Numerous phishing attacks have been reported across Europe. These campaigns were not carried out by e-mail but by defacing a well-known website and redirecting users to a website with a hostname of https://eu.***.xyz
The site in question is a phishing site offering fake competitions to win a phone and asking for the victim's bank details so that a “delivery fee” can be charged for the prize.
These websites do not target one particular operator but several operators in Europe depending on the network used by the potential victim. Thus, when browsing the POST network, a fake POST web page appears. Similarly, when browsing the Telefónica network, a fake Telefónica page appears.
Attacks often occurred over the weekend, catching potential victims unawares.
All these attacks are analysed to identify the resources used by the attackers (web server hosts and e-mail servers of the same scams) and plan a response tailored to the threat.
The CSIRT of POST CyberForce was able to stop various phishing campaigns thanks to:
- Collaboration with hosting companies and the Luxembourg CERTs/CSIRTs community.
- Active “threat hunting” practices, which involve hunting down attacks before they occur in order to avoid recurrences.
SMS phishing remained stable during the quarter. We have confirmed a trend of using different sender numbers for each recipient. The attackers’ aim is to evade the systems put in place by operators to protect their customers.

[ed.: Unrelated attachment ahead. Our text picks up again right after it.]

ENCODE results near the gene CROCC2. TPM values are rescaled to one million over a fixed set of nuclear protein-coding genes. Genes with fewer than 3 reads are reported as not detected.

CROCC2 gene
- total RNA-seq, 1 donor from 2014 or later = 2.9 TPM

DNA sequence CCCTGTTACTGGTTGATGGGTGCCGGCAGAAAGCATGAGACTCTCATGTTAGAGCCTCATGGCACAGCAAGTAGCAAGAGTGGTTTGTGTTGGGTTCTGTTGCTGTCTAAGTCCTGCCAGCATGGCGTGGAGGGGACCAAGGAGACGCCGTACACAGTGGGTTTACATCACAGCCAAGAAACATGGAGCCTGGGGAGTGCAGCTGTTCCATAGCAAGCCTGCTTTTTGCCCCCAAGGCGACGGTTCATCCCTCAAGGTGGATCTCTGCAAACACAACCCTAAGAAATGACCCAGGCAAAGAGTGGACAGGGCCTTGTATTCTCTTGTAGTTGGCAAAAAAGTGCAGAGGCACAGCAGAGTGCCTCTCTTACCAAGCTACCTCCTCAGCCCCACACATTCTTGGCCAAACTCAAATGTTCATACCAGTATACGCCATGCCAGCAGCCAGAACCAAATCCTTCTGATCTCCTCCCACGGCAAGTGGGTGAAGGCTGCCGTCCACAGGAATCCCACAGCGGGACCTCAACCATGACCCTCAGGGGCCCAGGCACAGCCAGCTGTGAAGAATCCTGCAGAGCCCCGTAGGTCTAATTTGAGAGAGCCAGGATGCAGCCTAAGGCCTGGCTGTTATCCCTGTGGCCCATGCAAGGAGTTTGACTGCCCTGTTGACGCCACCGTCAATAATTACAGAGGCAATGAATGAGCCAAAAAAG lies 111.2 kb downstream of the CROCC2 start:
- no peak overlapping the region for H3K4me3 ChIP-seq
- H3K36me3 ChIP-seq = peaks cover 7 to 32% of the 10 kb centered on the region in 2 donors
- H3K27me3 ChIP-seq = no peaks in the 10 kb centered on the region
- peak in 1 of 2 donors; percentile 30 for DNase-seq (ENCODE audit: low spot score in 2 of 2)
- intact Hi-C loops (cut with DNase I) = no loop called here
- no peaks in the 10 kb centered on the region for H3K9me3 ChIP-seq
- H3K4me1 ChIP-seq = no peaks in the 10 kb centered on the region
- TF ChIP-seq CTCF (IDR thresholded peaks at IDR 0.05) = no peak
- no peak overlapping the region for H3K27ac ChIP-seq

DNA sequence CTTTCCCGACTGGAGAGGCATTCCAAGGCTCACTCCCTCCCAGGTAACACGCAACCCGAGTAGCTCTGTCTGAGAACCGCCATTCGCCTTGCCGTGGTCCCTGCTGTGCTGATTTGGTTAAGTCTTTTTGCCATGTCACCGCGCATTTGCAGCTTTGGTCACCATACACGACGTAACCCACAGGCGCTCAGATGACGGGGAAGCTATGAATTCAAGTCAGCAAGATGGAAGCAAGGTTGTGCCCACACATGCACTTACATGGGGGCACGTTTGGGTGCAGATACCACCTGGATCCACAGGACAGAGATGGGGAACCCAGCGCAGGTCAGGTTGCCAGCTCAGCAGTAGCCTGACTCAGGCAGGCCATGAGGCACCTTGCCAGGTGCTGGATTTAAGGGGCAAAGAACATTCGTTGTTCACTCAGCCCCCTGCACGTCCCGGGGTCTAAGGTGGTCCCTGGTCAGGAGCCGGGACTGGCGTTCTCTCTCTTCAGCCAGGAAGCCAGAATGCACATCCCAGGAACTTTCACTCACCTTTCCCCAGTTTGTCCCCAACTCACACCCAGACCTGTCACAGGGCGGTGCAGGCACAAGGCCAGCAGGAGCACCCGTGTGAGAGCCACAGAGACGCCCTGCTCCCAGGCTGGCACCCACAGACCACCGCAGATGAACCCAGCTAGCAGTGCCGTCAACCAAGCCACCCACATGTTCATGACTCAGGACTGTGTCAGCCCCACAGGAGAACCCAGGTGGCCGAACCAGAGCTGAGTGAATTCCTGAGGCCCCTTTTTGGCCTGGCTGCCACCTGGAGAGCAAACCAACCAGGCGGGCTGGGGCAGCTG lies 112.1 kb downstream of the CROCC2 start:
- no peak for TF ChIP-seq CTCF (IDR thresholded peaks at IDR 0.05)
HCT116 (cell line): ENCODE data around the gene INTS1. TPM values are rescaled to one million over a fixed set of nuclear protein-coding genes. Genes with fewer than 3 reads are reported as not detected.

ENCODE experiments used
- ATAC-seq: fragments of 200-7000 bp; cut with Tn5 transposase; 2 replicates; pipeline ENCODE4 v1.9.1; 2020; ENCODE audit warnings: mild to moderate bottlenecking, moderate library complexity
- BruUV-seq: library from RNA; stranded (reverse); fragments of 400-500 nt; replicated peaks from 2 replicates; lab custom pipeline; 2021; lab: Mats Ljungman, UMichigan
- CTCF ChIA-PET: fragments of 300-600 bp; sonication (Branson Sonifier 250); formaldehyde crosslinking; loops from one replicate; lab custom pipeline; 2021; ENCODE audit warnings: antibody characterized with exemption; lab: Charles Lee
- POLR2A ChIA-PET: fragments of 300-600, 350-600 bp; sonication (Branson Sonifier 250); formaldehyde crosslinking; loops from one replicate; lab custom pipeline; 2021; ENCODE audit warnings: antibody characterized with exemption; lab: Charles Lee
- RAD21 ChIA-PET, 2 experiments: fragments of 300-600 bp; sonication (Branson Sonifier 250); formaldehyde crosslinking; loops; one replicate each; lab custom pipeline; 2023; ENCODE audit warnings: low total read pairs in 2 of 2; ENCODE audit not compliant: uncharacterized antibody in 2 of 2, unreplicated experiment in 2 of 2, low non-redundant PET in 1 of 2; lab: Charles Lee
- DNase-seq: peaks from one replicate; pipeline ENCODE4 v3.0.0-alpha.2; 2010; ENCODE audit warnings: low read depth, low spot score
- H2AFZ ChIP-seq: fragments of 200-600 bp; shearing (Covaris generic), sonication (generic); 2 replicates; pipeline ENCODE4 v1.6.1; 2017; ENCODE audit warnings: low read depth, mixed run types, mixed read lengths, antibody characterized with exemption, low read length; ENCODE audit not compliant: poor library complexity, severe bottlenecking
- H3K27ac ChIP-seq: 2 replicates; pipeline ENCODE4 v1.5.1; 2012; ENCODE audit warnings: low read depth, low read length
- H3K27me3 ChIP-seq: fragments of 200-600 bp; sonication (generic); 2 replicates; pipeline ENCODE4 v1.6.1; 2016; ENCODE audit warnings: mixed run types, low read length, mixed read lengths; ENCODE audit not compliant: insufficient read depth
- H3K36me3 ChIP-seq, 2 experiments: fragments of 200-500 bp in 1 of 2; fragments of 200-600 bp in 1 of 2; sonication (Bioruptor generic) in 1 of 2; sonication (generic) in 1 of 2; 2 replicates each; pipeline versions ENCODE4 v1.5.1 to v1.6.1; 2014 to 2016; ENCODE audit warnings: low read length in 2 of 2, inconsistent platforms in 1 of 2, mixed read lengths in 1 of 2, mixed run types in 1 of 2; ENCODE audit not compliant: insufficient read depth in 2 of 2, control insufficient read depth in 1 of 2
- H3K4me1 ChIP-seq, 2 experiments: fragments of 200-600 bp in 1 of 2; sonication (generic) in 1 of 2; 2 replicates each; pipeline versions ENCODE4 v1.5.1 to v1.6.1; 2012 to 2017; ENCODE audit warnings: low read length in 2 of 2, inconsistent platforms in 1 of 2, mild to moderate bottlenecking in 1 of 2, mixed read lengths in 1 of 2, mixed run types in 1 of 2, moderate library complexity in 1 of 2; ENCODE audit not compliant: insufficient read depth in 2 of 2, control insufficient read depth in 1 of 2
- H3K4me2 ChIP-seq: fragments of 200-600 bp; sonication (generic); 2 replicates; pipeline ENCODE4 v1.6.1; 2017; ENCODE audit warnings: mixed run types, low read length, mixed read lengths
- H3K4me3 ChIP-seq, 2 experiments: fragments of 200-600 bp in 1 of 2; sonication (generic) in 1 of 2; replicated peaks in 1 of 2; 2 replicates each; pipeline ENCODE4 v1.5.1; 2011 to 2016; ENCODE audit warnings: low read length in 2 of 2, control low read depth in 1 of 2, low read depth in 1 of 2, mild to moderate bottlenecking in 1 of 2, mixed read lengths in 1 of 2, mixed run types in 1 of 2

One case targeting a Luxembourg bank was reported in which the aim was to steal Token numbers from potential victims.
Masquerade attacks – CEO fraud
CEO fraud increased in the second quarter of 2020.
The targets are always medium-sized and large Luxembourg companies. Attackers prefer to target workplaces where contact with managers is rare. This phenomenon has been accentuated by social distancing measures. Spoofing techniques are becoming increasingly sophisticated: e-mail is still the main means of communication used, but the e-mails are designed in such a way that no one suspects anything.
Fraud – Brand spoofing
The presence of fake company profiles on social media has increased, with a peak at the end of April. Fake Facebook pages impersonating company profiles have been identified, with similar cases in Austria, Switzerland and France. These pages are used to propose malicious content, mainly phishing.
Availability – DDoS attacks
The number of high-impact DDoS attacks has stabilised. Exposed targets have received many recurrent attacks. Other high-profile cases have been reported but in a more isolated and ad hoc manner. We encourage companies experiencing such attacks to contact POST CyberForce to find viable solutions and reduce the risk of recurrence.
Abusive content – Spam
The volume of spam remained relatively stable during the quarter. The COVID-19 crisis has been a source of “inspiration” for some of the people behind this undesirable content, who have put out ads for masks from China or a wide range of accessories to protect against COVID. In addition to e-mail spam, we are seeing a significant increase in SMS spam campaigns, where recipients are encouraged to register with an online gaming site or to contact an e-mail address specified in the SMS.
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12 July 2022